|Acute viral laryngitis
|Viral URTI preceding aphonia +/− of sore throat.
|Bilateral vocal cord edema and erythema.
|Improves usually with resolution of URTI Conservative treatment with voice rest.
|Antibiotic if 2° bacterial infection. Most common infectious cause of hoarseness.
|Vocal cord nodules
|Occurs more frequently in singers, females and children. Aggravated by URTI, sinusitis, smoke and alcohol.
|Often arise bilaterally at the junction of the anterior and middle 1/3 of the vocal cords. Soft and red, but chronic nodules become fibrotic, hard and white.
|Voice rest. Speech therapy. Rarely is surgery ever indicated.
|Caused by sub mucosal inflammation.
|Laryngitis 2° to GERD
|Hx of GERD and its precipitating factors.
|Erythema and edema of the mucosa lining the arytenoids, may develop ulcers or granulomas in a similar distribution.
|Treatment as for reflux conservative vs. medications vs. surgery.
|Vocal cord polyp
|Males, smokers, vocal misuse or abuse or irritant exposure +/- dyspnea, cough.
|Unilateral, asymmetric, broad based and pedunculated with a smooth, soft appearance (can occur bilaterally).
|Voice rest. Speech therapy. Surgical excision.
|The diffuse form is called Reinke’s edema, which is due to fluid accumulation in the loose submucosal space.
|Often occur at the anterior commisure and true vocal cord subglottic and supraglottic areas may be involved. Appears as white to reddish verrucous mass.
|complete surgical excision/laser extirpation.
|Most common benign tumor.
|Predisposing factors: alcohol, smoking, exposure to radiation, HPV and nickel exposure Symptoms include dysphagia, odynophagia, otalgia and hemoptysis.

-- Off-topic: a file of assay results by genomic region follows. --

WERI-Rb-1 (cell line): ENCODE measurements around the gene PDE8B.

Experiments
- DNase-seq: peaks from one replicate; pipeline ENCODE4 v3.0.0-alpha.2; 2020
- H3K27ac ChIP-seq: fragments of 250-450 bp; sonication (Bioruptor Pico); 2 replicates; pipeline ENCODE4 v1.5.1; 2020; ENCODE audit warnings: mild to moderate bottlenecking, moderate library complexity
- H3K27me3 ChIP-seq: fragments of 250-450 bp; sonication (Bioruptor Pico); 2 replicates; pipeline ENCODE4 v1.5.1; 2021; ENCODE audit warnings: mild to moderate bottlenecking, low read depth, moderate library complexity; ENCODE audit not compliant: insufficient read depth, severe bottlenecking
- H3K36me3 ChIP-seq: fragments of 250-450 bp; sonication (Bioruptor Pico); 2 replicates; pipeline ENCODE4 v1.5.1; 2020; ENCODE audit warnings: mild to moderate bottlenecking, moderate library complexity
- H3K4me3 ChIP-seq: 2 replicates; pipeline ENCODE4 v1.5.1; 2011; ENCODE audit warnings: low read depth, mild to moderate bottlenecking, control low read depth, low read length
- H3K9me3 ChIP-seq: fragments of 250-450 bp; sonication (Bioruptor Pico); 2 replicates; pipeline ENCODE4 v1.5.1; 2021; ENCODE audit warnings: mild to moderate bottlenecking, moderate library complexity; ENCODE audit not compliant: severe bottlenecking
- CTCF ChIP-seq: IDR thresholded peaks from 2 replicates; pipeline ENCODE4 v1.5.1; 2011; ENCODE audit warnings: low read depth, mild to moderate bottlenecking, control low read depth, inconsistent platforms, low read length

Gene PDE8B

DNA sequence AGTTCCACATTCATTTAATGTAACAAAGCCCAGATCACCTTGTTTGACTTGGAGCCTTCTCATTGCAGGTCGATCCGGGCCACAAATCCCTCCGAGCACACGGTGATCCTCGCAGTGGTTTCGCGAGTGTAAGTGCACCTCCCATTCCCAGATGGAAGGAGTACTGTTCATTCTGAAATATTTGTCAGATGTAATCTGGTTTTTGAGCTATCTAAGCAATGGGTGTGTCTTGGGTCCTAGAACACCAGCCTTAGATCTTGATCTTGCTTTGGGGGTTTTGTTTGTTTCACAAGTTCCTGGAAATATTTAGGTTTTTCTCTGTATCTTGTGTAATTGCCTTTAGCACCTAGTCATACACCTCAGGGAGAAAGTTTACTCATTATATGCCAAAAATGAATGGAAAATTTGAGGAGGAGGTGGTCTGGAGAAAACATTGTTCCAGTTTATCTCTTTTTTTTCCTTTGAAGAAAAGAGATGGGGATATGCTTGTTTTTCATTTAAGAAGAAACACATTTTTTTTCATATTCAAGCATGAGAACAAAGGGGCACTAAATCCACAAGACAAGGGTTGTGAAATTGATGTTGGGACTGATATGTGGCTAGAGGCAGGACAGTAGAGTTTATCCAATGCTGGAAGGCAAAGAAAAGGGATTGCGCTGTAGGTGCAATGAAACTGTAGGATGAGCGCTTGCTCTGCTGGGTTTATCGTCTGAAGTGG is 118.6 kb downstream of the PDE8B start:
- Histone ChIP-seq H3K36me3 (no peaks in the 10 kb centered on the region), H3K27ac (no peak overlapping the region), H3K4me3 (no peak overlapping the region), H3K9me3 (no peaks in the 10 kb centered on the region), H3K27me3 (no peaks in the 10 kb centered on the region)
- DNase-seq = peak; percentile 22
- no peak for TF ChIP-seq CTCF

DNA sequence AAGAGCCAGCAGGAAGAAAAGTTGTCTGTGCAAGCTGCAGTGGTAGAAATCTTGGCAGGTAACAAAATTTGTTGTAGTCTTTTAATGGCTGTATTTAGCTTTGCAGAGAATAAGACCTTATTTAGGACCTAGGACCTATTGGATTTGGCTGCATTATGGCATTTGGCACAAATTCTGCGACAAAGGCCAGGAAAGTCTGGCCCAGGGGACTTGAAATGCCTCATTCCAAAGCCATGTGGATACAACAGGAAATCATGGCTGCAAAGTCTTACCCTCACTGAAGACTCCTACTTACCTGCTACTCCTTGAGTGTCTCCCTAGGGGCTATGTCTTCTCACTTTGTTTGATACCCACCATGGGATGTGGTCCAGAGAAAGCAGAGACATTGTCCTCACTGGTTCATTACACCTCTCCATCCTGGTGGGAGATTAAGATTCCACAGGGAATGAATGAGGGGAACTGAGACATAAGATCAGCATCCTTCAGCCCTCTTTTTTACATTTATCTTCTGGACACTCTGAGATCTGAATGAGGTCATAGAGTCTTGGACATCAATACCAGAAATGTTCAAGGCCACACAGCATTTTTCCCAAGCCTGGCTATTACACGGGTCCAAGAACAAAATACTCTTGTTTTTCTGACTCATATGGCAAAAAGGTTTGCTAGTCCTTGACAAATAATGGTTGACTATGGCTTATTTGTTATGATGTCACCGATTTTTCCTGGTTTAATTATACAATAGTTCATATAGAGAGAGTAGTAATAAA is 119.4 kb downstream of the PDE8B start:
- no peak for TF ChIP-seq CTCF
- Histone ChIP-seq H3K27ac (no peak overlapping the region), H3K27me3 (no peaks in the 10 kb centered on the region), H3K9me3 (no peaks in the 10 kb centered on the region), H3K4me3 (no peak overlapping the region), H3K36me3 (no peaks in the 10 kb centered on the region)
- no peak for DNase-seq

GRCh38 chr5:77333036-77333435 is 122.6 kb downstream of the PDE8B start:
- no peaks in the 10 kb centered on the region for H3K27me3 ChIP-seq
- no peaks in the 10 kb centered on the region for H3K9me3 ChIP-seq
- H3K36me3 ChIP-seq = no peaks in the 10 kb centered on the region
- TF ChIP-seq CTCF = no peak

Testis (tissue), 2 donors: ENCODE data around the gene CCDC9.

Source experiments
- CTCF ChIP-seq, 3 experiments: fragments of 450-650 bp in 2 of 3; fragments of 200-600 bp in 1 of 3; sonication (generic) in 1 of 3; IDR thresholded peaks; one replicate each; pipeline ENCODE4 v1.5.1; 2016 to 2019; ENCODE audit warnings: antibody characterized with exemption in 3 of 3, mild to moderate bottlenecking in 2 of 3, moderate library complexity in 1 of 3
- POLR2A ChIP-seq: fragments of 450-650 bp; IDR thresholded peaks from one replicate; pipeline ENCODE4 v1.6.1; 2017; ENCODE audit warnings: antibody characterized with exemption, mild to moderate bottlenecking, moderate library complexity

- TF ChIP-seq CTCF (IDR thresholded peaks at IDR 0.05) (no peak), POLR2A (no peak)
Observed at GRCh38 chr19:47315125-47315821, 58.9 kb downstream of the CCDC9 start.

|Lesions will vary in appearance dysplasia or CIS may appear as leukoplacia, Often exophytic, ulcerated growth on vocal cord membrane.
|Due to poor lymphatic supply tumor spread at time presentation is not common.
|Refer to otolaryngologist. Biopsy. Organ preservation therapy: Radiation therapy or surgery.
|Patient will complain of only being able to speak in forced whisper.
|Normal cough Ability of patient to say ‘Ah’ in their normal voice.
|A conversion disorder.
|Strained, strangled voice associated with facial grimacing, during singing, crying or laughing the voice is normal. In some onset is related to major life stressor.
|Hyper adduction of the true and false cords.
|Botulinum toxin injection. Speech therapy (work if it is psychogenic in nature as opposed to neurological).
|Breathy voice due to air escape – Bilateral paralysis may lead to airway compromise. Hx of recurrent laryngeal nerve damage (thyroid or CV surgery or disease).
|Unilateral: Cord abducted in resting position and unable to adduct during phonation.
Bilateral: cords adducted, unable to abduct with little space between.
|Unilateral: Manage expectantly, or thyroplasty surgery where the paralyzed cord is medialized. Bilateral – Often needs a temporary trach.
|Hx of trauma to the larynx. Traumatic induced lesions of the vocal cord 2° to voice abuse (screaming, excessive singing without proper training).
|Severe trauma can result in fracture, dislocation etc. trauma due to vocal abuse results in benign vocal cord polyps, nodules or contact granulomas.
|Treatment depends upon the type of injury and treatment as above for polyps and nodules external trauma may require airway control, and surgery.
|With external trauma assess larynx mucosa, cartilage and joints.
Differential Diagnosis of Throat Problems
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